Other socio-demographic factors in this region include relatively low literacy levels (50- 60%) high unemployment rate of 8.5% particularly in females 16.3%, both previously noted to be associated with higher rates of suicide. In addition, the region has the highest rate of psycho-active substance use in the country (10.9%), with cannabis (4.7%), opiate analgesics (4.4%), tranquilisers or sedatives (2.4%) heroin (1.0%) and opium use (0.6%). Furthermore, dearth of mental health facilities and limited access to mental health care are also some of the factors responsible for suicides.

The abuse or dependence of alcohol and/or psycho-active substances and a diagnosis of a personality disorder (particularly borderline personality disorder) have also highlighted as putative risk factors for suicide. In addition to male gender; other demographic factors associated with an increased rate of suicide include low educational attainment and/or low socio-economic class.

The research interviews allowed data pertaining to a wide range of socio-demographic (employment, relationship and socio-economic status) and clinical factors (recent mental health status, expressed thoughts of self-harm, treatment adherence, psycho-social stressors, substance use) to be attained. A multitude of psychosocial factors have been linked with an increased risk of suicide. These include childhood traumas such as exposure to family violence, the loss of a parent or separation of parental figure and childhood sexual abuse (CSA).

The first clinical theme related to symptoms consistent with a depressive disorder or a co-morbid depressive disorder with anxiety symptoms examples of individuals who exhibited depressive symptoms prior to their death. The study suggested that the efforts to reduce the ease of access to firearms and pesticides would have beneficial effects in reducing the suicide rate in the region. The study also suggests that greater community based mental health programmes for the detection and treatment of mental disorders and strategies are required to reduce lethal means of suicide including pesticides.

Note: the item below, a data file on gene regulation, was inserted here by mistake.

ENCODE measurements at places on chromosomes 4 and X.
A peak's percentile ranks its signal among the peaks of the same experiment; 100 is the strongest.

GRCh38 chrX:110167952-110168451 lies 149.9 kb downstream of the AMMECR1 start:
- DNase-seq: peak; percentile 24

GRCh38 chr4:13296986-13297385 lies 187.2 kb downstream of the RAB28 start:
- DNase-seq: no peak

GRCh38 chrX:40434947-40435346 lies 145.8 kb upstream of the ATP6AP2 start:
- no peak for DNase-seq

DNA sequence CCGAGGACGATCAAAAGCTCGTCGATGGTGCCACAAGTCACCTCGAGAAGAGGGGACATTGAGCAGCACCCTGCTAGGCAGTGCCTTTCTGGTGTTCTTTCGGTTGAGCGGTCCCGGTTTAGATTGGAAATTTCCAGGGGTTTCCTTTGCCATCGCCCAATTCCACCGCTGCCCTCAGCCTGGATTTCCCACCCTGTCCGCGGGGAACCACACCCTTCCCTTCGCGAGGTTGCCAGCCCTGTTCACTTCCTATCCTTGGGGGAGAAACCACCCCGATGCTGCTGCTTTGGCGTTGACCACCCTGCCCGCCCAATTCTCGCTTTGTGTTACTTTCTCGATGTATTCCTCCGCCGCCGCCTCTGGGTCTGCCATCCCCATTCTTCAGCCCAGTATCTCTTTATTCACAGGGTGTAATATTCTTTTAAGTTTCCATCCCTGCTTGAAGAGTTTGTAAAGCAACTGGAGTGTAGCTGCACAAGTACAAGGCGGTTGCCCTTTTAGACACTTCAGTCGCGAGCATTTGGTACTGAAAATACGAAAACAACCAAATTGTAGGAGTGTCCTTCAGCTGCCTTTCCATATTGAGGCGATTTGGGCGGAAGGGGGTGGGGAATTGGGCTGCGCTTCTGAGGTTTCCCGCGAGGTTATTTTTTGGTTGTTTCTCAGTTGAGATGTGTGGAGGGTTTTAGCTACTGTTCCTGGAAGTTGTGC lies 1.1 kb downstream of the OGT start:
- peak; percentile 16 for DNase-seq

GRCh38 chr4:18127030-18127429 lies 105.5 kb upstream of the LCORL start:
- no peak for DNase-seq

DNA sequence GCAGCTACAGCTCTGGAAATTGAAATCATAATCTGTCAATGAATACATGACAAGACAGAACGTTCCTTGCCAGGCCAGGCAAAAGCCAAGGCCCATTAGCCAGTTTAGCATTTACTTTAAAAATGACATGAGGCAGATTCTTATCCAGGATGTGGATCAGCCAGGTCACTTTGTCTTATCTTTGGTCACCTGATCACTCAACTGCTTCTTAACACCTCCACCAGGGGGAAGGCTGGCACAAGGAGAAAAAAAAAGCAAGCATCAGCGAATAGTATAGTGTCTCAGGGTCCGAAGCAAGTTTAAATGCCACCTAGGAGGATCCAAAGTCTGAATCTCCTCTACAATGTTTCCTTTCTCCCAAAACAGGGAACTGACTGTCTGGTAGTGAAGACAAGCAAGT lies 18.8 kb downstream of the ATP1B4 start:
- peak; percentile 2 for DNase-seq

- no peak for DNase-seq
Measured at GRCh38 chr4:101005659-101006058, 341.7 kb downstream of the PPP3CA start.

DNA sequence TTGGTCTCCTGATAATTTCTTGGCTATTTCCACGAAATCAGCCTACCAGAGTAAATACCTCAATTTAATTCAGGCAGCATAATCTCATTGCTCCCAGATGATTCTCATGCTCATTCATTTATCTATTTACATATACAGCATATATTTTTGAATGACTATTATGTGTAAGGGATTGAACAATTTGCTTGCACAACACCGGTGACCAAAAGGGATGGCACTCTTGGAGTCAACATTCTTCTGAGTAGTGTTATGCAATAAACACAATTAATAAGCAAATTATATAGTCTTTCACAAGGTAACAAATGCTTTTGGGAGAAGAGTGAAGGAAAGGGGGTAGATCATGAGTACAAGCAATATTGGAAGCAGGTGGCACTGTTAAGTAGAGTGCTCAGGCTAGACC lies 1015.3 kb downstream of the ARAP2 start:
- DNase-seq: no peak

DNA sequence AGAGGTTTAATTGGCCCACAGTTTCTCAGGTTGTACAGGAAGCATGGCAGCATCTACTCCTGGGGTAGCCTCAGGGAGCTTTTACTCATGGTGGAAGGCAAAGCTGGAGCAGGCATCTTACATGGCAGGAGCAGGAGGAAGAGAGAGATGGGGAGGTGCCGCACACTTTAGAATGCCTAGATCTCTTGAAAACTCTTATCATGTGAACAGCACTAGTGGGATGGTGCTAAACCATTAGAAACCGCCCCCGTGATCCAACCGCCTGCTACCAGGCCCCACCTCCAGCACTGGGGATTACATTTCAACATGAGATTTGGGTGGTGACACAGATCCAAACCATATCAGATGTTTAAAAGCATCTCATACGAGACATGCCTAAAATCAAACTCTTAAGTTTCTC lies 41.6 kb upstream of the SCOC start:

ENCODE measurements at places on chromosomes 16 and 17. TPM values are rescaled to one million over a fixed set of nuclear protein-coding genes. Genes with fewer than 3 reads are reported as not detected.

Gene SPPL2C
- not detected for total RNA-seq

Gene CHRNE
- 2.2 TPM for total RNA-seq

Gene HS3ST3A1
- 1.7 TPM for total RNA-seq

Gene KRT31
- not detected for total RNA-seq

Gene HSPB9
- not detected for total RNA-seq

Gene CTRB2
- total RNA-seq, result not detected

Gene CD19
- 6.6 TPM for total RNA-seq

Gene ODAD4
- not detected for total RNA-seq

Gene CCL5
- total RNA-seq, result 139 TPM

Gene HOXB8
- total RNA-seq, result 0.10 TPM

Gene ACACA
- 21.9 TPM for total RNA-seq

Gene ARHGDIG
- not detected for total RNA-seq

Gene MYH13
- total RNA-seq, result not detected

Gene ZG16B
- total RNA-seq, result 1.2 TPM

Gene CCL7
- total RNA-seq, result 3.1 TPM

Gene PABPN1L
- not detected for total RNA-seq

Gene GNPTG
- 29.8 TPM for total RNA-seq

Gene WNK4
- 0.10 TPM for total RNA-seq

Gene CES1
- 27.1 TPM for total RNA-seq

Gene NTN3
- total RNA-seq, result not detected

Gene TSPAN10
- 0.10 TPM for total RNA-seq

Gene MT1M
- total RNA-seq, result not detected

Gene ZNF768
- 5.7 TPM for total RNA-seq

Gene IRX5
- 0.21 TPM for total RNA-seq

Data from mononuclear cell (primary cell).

The availability of pesticides, including those of a particularly toxic nature in markets and small shops (“Khodas”) with transportation of pesticides into this region (often illegally) from Afghanistan and Central Asia require strict enforcement of laws. The KP Directorate General of Health Services (DGHS) has also recently formed a four-member committee to look into the causes of growing suicide cases and conduct psychotherapy of those with suicidal tendency and submit a report as soon as possible in Chitral district of the province also identified significant clinical, psycho-social and environmental factors that were present prior to the individuals’ death including factors noted as easy access to firearms and limited mental health support services.

(The Author is Journalist and Freelance Columnist based in Islamabad. tnkhan672@gmail.com)